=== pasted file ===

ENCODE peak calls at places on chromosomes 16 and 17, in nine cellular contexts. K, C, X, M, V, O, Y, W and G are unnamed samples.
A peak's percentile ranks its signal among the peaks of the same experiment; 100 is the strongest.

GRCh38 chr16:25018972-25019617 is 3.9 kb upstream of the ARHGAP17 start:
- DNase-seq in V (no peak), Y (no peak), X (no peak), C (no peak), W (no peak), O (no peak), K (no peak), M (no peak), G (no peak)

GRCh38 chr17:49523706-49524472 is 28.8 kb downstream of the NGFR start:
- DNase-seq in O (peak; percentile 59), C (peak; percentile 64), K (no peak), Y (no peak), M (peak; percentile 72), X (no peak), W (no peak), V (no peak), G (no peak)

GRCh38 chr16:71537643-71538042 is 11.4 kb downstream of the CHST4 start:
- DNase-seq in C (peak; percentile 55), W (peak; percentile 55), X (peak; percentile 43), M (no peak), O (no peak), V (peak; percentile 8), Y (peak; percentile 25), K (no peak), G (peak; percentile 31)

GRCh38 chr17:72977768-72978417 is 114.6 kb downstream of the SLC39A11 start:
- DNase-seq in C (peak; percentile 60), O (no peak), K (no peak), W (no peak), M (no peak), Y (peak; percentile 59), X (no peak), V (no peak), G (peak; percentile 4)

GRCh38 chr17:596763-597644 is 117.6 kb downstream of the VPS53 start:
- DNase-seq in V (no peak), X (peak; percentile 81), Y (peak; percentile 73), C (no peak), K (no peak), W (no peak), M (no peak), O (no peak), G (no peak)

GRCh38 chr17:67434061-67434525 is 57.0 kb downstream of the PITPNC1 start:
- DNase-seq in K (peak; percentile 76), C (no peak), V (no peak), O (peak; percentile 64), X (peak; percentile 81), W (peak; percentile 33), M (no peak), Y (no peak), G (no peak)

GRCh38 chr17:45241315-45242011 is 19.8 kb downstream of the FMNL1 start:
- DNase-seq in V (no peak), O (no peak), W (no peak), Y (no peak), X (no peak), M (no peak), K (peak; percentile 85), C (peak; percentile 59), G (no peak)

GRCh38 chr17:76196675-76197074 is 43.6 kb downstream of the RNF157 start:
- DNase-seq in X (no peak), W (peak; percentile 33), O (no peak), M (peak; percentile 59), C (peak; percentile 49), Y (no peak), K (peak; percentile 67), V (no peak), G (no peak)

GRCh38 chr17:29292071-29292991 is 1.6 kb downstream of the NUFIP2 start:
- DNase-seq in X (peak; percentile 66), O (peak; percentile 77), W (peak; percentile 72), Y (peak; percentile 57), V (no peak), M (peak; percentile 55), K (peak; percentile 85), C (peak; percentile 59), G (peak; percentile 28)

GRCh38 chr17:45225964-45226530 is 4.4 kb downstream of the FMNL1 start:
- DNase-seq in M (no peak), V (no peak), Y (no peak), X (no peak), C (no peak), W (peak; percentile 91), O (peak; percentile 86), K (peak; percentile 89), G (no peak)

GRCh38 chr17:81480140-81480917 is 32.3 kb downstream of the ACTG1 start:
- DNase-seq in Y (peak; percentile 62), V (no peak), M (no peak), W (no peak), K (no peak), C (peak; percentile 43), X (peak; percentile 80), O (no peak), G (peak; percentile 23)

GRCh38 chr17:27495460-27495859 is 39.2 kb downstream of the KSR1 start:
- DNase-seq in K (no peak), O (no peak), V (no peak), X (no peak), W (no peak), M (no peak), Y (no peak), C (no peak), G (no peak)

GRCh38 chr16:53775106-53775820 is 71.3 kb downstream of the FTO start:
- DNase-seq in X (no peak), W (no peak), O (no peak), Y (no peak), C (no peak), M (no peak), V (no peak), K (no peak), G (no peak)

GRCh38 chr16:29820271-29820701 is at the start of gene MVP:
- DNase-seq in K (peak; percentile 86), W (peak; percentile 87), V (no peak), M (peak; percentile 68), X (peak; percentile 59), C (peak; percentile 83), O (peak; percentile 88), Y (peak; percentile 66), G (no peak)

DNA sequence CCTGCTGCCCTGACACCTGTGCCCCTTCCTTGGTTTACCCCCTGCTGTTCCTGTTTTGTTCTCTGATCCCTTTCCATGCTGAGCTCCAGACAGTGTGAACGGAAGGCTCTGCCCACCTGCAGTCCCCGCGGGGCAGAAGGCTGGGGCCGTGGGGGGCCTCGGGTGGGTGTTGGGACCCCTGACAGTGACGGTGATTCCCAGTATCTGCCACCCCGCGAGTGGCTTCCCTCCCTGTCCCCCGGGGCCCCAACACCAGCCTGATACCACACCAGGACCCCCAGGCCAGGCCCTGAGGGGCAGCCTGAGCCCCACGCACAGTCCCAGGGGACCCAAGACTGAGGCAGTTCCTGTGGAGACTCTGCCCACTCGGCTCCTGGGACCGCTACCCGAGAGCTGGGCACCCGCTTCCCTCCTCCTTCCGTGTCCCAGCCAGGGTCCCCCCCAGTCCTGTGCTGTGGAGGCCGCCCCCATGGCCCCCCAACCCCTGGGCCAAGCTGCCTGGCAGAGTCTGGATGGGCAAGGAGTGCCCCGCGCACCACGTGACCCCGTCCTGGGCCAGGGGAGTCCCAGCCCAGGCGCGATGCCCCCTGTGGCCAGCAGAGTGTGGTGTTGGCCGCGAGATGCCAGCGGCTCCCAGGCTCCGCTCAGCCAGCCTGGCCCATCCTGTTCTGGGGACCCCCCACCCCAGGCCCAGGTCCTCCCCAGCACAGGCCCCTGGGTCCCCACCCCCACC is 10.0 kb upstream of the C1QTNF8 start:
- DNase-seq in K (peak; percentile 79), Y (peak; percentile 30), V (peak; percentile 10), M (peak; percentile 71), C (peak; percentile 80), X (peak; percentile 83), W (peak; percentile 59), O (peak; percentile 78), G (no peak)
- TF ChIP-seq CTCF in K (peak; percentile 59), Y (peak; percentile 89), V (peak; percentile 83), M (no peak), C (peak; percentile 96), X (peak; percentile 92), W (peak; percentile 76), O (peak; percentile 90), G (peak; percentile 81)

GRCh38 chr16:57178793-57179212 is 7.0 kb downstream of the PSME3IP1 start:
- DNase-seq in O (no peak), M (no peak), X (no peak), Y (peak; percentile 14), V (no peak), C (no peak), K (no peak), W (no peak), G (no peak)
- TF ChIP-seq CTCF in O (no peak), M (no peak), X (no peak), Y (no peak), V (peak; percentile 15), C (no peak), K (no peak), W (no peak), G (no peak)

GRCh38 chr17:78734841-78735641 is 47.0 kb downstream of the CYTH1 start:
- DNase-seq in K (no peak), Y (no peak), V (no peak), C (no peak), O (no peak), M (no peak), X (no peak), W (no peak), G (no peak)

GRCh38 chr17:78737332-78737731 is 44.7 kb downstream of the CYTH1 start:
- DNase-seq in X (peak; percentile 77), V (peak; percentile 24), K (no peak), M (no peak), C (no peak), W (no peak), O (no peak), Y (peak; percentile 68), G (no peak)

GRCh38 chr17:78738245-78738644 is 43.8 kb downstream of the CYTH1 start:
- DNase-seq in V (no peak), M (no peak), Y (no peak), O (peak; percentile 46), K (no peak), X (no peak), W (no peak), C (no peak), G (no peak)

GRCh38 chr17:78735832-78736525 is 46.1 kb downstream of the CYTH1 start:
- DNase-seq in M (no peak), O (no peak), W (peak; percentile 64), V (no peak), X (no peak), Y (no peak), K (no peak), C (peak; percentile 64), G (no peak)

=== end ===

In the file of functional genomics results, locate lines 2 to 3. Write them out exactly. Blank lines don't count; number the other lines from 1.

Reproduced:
A peak's percentile ranks its signal among the peaks of the same experiment; 100 is the strongest.

GRCh38 chr16:25018972-25019617 is 3.9 kb upstream of the ARHGAP17 start: